Hot-car deaths on the rise, despite new tech meant to help

The average age of an owned car is rising, too, which isn't helping.

Andrew Krok Reviews Editor / Cars
Cars are Andrew's jam, as is strawberry. After spending years as a regular ol' car fanatic, he started working his way through the echelons of the automotive industry, starting out as social-media director of a small European-focused garage outside of Chicago. From there, he moved to the editorial side, penning several written features in Total 911 Magazine before becoming a full-time auto writer, first for a local Chicago outlet and then for CNET Cars.
Andrew Krok
2 min read
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I'll admit that I've been unfairly critical of Rear Seat Reminder and similar systems in the past. If it can be implemented at low or no cost to the consumer, it's a win-win and should definitely be in there.


As the number of children dying in hot cars rises, some automakers are pulling out all the stops to try and nip this trend in the bud, although it may take some time for that tech to trickle down to everybody.

Fifty-one children died of vehicular heatstroke in the US last year, The Wall Street Journal reports, citing statistics from the group KidsandCars.org. The report also cites the American Academy of Pediatrics, which stated that heatstroke is "the leading cause of non-crash vehicular deaths for children younger than 15."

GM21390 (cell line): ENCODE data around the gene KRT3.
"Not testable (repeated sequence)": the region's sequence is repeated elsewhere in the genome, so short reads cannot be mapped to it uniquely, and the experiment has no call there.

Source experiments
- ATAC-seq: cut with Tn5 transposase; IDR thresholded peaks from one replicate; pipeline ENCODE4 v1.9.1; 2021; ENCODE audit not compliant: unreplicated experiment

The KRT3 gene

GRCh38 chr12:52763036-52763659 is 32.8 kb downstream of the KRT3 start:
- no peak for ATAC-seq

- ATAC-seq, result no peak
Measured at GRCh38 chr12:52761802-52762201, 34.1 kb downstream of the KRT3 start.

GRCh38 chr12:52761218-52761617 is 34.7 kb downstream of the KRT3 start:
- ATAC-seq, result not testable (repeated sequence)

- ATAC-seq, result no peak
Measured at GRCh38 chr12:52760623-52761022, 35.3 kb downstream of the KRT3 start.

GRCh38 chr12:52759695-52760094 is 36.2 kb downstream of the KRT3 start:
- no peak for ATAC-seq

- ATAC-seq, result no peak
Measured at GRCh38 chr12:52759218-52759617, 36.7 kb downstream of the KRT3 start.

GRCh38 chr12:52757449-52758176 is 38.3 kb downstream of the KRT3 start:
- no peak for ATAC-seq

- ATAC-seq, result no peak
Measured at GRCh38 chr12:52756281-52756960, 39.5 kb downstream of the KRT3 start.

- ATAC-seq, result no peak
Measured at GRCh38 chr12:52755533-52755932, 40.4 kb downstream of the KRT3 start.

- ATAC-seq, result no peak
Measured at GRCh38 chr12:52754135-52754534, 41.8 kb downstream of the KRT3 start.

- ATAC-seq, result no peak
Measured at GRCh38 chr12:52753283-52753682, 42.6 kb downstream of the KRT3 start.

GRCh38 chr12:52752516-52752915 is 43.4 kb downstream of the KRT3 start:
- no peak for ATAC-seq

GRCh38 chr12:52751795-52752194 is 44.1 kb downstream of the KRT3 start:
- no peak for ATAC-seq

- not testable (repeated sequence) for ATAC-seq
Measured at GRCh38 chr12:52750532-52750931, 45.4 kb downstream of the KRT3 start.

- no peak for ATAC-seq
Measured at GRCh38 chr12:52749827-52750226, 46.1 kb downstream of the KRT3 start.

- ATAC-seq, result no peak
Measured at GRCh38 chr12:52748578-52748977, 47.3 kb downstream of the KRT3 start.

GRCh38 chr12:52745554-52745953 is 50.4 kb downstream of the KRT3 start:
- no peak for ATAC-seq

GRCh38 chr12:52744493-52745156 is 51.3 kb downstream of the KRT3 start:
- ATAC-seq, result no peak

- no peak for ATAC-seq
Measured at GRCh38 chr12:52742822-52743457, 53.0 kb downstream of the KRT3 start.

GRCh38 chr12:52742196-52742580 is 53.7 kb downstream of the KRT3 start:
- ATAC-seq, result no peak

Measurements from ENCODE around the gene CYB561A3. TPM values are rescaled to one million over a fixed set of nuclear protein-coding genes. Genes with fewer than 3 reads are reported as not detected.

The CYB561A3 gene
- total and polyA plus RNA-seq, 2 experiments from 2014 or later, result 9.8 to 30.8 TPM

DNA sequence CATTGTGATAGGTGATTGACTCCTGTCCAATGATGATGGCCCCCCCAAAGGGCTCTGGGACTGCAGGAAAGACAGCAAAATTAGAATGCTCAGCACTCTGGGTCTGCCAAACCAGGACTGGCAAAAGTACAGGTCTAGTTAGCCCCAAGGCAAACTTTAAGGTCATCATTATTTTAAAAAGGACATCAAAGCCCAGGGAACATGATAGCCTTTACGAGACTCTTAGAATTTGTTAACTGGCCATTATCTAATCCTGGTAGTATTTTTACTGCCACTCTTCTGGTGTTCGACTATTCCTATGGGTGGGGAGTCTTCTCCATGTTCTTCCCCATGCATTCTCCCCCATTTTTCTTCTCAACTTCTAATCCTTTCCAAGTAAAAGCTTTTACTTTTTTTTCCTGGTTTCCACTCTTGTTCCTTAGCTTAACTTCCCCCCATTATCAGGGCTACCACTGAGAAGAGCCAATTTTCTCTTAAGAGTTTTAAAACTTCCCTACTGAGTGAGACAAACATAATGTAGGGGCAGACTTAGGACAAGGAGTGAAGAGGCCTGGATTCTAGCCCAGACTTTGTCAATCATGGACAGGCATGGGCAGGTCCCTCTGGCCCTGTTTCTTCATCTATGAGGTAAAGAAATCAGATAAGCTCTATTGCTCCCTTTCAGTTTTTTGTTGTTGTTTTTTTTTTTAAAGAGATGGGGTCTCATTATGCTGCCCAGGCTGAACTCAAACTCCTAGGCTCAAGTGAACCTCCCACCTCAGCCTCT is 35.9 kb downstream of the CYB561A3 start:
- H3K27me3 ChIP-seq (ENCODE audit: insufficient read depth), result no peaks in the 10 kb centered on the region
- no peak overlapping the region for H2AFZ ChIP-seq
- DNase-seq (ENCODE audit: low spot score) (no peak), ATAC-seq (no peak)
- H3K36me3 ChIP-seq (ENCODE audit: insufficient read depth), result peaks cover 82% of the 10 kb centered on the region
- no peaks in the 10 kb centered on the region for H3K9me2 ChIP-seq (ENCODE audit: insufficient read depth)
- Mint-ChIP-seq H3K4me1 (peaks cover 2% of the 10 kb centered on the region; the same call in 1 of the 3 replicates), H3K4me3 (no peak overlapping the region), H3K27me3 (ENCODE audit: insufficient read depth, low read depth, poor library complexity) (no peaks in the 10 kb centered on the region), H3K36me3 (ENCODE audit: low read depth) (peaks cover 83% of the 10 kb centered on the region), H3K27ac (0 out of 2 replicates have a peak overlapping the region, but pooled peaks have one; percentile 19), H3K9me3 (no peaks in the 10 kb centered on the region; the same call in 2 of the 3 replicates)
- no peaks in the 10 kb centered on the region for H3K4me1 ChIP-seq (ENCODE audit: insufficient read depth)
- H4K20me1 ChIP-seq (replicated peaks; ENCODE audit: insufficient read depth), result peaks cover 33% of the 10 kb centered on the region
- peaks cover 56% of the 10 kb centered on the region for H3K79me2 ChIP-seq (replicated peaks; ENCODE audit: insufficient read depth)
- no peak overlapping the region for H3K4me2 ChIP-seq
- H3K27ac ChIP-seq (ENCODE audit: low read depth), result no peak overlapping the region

According to the report, the numbers started rising when it was recommended that parents move car seats to the back row, to avoid the also-dangerous forces of a deploying airbag. Throw in factors like having to-do list that's 4,000 items long, and it's not hard to see how one accidental slip of the mind could become a tragedy.

But automakers are trying to do something about it. GM introduced its Rear Seat Reminder system in 2016, which can tell if a rear door was opened before a vehicle set off, reminding the owner at the end of the journey to check the back seat. That system will soon be standard on all its four-door vehicles, including both sedans and SUVs. Nissan's similarly named Rear Door Alert functions in much the same way, and it's becoming increasingly standard, too, although its provenance was due to an odor -- Nissan's engineers created the tech after one engineer accidentally left a pan of lasagna in a car overnight.

These aren't solutions for everyone, though -- not yet, at least. As Brian Cooley noted in his coverage of this topic in 2017, this stuff is showing up in new cars, and as average transaction prices push north of $35,000, it leaves out lower-income families and individuals. According to the most recent available data from the Bureau of Traffic Statistics, the average age of a car on the road in the US is 11.6 years.

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